Burton G. Malkiel, Princeton economics professor and author of 'A Random Walk Down Wall Street,' and Charles D. Ellis, author of 'Winning the Loser's Game,' have teamed up to write 'The Elements of Investing.'
At our two favorite universities, Yale and Princeton, psychologists are fond of giving students questionnaires asking how they compare with their classmates. For example, students are asked: "Are you a more skillful driver than your average classmate?" Invariably, the overwhelming majority answer that they are above-average drivers. Even when asked about their athletic ability, where one would think it more difficult to delude oneself, students generally say they're above average. They see themselves as above-average dancers, conservationists, friends, and so on.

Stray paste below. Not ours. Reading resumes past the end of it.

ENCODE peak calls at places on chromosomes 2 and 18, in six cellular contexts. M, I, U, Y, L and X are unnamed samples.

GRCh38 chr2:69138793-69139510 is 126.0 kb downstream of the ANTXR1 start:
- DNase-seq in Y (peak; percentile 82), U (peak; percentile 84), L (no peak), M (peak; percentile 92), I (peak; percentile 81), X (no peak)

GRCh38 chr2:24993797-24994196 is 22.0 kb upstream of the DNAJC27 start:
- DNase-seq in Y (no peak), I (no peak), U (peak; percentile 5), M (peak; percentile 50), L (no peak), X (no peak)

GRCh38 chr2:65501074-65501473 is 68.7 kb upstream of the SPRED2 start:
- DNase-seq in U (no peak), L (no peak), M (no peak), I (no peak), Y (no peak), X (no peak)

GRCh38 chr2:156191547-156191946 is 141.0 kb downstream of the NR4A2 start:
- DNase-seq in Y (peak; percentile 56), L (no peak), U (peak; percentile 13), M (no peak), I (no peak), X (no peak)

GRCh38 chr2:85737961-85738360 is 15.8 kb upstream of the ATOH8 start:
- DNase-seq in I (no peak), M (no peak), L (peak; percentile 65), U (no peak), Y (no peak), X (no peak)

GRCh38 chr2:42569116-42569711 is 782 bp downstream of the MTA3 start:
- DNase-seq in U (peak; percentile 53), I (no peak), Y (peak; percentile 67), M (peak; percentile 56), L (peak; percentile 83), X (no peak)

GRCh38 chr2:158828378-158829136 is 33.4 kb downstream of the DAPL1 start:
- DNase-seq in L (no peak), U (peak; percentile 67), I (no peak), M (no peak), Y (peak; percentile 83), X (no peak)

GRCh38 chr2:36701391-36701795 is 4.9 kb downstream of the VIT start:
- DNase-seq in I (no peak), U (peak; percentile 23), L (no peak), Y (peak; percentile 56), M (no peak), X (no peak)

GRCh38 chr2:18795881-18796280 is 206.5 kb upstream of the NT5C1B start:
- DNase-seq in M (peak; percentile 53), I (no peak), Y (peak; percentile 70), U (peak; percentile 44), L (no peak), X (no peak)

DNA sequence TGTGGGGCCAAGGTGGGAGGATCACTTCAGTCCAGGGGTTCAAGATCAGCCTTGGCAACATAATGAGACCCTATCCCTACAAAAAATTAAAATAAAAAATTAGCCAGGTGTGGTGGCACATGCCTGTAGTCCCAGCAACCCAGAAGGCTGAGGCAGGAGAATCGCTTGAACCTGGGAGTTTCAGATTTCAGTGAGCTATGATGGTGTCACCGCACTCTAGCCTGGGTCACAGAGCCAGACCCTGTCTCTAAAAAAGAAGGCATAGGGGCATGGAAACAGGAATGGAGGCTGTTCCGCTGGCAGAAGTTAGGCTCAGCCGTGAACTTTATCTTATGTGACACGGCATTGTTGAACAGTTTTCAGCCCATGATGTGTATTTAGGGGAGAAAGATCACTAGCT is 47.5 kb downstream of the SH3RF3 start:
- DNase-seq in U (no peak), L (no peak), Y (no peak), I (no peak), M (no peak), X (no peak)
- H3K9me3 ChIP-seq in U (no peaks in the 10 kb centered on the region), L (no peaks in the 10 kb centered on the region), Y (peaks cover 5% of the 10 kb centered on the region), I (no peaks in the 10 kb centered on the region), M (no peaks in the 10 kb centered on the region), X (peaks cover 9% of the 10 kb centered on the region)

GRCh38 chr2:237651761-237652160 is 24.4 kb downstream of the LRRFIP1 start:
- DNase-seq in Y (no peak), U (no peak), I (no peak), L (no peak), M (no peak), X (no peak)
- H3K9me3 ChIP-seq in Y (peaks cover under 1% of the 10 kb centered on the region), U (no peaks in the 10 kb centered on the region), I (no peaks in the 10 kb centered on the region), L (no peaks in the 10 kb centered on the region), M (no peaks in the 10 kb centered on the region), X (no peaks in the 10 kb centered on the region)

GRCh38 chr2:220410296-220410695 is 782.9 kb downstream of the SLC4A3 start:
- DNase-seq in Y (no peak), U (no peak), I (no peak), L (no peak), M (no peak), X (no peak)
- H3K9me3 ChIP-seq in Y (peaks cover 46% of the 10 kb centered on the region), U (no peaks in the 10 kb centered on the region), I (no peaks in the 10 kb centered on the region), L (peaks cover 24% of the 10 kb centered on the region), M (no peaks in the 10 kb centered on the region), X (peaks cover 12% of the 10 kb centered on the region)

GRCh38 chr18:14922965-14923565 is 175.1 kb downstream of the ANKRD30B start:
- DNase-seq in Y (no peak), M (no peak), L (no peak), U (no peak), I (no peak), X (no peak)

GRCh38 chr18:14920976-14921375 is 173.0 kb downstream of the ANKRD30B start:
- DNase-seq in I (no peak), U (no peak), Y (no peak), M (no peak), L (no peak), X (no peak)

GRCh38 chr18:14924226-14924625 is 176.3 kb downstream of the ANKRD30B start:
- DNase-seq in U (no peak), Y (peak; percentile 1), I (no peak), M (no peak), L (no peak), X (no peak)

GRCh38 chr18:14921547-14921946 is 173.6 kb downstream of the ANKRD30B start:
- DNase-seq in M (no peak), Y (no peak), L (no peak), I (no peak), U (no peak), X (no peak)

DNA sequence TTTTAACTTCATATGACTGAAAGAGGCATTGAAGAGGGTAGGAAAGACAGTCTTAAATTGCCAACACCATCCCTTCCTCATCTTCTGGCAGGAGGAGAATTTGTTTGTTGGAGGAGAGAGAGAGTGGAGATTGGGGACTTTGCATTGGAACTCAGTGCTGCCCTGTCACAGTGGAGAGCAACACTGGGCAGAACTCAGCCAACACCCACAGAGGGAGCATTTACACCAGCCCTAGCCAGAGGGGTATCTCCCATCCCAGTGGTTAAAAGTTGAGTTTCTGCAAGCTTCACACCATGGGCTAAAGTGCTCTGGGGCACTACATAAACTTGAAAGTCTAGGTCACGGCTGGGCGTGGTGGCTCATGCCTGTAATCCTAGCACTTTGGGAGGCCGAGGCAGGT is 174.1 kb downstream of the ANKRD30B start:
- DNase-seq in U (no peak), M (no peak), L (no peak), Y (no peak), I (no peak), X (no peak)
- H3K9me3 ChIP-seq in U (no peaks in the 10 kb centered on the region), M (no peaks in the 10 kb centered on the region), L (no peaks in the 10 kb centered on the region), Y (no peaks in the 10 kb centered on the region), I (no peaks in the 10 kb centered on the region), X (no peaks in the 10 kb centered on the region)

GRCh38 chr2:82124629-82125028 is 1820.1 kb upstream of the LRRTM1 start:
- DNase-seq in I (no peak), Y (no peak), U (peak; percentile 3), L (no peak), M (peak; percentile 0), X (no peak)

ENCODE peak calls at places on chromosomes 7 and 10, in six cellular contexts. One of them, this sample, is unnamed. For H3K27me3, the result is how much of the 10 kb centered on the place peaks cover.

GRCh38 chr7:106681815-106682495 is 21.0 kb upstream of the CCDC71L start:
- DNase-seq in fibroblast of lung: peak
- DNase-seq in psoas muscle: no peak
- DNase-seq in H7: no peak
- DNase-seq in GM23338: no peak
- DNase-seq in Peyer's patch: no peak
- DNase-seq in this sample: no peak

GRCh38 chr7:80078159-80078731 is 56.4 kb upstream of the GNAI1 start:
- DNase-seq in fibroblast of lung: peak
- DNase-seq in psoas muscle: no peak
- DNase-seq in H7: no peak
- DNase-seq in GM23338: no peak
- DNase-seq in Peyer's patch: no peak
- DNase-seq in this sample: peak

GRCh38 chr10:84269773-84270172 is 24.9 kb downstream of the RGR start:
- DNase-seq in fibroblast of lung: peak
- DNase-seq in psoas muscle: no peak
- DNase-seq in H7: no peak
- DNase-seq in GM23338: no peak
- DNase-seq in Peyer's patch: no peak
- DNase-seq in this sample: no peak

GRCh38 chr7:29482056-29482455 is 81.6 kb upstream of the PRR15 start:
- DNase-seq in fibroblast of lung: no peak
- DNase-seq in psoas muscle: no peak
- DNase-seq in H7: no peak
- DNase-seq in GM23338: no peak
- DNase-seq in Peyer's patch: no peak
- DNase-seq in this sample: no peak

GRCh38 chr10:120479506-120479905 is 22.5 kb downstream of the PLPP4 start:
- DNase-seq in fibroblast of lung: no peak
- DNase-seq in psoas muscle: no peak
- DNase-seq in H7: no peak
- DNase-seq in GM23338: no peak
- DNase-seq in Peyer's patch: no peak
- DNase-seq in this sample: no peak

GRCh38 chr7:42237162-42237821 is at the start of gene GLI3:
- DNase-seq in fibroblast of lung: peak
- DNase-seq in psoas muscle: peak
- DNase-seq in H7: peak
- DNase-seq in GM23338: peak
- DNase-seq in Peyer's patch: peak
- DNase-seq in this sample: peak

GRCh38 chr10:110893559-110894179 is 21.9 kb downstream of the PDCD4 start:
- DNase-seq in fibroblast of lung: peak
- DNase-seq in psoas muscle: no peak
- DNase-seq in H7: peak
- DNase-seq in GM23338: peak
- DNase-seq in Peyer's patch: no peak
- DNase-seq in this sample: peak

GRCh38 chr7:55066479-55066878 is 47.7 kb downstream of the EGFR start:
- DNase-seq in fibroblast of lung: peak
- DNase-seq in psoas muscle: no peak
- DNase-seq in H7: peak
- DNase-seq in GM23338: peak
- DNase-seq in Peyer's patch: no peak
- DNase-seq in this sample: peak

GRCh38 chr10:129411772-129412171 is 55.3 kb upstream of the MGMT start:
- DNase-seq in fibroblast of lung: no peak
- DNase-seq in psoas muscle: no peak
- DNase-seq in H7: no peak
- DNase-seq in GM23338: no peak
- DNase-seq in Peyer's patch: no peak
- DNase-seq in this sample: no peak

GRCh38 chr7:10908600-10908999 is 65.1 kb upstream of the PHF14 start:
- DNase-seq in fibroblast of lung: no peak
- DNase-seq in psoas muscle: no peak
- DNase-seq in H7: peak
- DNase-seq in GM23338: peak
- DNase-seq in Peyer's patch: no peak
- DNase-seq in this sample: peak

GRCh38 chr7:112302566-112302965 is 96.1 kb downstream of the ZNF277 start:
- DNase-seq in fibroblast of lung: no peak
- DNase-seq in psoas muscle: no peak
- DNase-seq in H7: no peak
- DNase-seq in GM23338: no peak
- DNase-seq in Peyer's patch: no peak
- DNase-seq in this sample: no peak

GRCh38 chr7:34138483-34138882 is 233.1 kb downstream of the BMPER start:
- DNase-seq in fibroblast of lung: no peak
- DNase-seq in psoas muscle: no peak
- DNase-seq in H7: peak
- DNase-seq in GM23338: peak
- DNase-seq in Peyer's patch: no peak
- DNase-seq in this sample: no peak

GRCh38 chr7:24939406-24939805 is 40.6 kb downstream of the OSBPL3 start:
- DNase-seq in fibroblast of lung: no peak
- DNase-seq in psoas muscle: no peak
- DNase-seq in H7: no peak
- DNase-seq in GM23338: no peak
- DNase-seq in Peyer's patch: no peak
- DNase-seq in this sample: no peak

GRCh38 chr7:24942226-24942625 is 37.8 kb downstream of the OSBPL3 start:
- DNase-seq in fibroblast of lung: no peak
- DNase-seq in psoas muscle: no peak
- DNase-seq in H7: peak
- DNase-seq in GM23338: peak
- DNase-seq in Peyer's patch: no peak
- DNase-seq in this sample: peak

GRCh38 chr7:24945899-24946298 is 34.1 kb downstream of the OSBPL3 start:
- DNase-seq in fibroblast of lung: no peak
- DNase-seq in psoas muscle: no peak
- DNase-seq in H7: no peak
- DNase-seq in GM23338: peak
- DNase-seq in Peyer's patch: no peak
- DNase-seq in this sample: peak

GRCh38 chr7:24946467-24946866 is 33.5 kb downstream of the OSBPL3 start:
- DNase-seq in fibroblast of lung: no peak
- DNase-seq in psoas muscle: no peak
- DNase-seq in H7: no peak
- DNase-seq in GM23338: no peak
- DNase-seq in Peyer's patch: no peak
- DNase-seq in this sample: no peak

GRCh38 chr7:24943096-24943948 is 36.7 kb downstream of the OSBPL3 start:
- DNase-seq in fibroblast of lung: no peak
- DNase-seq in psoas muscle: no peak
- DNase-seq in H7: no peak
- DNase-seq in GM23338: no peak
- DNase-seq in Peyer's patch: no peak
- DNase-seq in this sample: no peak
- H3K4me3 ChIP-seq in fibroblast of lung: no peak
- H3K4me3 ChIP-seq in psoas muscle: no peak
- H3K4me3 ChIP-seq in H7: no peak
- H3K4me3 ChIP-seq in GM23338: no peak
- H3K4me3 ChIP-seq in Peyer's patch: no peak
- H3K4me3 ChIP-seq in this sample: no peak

And so it is with investing. In recent years, a group of behavioral psychologists and financial economists have created the important new field of behavioral finance. Their research shows that we are not always rational. We tend to be overconfident. If we do make a successful investment, we confuse luck with skill. It was easy in early 2000 to delude yourself that you were an investment genius when your Internet stock doubled and then doubled again.
To deal with the pernicious effects of overconfidence, think about amateur tennis. The player who steadily returns the ball, with no fancy shots, is usually the player who wins. And the prudent buy-and-hold investor who holds a diversified portfolio through thick and thin is the investor most likely to achieve his long-term goals.
NEXT: Mistake #2: Following the herd